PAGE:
Vietnam vet, evacuee says Kabul withdrawal makes Saigon seem 'as orderly as' audience exiting an opera

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A US military helicopter is pictured flying near the US embassy in Kabul.
A US military helicopter is pictured flying near the US embassy in Kabul. WAKIL KOHSAR/AFP via Getty Images

Phil Caputo, a Marine Corps Vietnam veteran who was later (while working as a reporter) among the last U.S. evacuees from Saigon ahead of the city's fall to the North Vietnamese army in 1975, is the latest to compare that situation to what's unfolding in Kabul right now.

From Caputo's perspective, there are similarities between the two that "can't be ignored," such as the fact that government and military officials produced "rosy predictions ... that were contradicted by the gloomy facts on the ground." But he actually thinks the current scenario is worse. "Compared to what's happening now in Kabul, the chaotic U.S. exodus from Saigon seems in retrospect to have been as orderly as the exit of an audience from an opera," he writes in an essay, in which he provides a firsthand account of his last days in Saigon, for Politico.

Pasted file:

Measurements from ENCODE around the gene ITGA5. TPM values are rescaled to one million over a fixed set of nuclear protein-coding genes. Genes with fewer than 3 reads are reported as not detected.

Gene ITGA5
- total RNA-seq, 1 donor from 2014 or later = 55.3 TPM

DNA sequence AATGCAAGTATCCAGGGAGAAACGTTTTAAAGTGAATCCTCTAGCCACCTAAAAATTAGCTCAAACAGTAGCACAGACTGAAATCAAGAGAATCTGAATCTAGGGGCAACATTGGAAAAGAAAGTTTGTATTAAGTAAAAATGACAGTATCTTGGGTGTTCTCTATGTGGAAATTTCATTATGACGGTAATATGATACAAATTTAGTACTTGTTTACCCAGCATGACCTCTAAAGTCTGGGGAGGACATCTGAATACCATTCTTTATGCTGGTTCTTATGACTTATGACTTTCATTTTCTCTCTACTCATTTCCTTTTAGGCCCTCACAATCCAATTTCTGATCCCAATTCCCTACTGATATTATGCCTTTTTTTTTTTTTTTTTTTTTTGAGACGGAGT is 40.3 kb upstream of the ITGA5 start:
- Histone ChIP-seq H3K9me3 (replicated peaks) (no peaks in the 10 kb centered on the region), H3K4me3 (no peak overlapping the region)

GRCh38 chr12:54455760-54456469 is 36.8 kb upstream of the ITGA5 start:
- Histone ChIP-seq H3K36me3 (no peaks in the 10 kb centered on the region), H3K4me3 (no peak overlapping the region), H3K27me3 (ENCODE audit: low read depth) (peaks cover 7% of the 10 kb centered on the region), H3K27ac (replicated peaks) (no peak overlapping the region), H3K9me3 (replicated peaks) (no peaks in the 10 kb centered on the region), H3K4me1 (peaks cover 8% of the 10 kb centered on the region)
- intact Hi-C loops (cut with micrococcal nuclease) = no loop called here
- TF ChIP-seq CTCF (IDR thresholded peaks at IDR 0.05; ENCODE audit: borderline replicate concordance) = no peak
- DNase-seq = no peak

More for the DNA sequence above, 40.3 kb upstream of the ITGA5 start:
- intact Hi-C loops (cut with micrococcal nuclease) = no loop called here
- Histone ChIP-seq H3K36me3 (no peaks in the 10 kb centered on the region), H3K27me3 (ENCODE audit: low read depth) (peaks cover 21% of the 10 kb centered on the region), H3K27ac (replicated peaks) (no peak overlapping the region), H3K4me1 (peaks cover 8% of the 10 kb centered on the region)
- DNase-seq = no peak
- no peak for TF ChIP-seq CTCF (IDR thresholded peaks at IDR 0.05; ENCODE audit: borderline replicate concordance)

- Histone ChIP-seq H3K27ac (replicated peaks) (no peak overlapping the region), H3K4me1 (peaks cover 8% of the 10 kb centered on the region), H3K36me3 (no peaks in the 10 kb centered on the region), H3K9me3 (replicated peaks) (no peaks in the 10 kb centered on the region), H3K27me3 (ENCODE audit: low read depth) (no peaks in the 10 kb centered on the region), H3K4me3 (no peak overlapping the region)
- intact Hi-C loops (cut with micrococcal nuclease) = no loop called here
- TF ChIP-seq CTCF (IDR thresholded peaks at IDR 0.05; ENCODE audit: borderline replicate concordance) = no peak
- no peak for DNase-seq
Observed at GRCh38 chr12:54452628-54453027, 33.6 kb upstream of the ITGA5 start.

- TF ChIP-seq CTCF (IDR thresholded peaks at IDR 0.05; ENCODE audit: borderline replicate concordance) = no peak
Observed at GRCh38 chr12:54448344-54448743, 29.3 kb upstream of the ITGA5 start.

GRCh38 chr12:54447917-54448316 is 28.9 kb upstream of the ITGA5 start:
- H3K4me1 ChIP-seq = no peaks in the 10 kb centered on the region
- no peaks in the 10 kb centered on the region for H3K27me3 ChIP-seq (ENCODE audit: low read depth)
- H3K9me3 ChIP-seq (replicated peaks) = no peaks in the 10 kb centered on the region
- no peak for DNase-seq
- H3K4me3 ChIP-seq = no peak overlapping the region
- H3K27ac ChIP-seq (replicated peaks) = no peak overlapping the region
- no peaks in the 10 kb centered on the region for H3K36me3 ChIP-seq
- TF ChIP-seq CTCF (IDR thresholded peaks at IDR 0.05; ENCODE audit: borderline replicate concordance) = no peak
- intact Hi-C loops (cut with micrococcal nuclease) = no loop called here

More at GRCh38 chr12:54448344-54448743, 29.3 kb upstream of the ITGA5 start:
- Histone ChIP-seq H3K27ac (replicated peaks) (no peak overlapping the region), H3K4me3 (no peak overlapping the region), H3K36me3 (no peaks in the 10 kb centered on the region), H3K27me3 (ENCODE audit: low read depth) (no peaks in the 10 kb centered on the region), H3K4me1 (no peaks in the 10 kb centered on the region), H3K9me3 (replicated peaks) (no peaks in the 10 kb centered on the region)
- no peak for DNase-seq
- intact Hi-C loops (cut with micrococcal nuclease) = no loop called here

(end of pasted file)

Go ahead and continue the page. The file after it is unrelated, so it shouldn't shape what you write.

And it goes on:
The main reason, he said, is that the evacuation from Saigon "at least had some organization and planning," even though it was "cobbled together on the fly." The Kabul exit, on the other hand, "appears not to have been planned at all," and if it was "the execution has been dismal in the extreme." Read Caputo's full essay at Politico.

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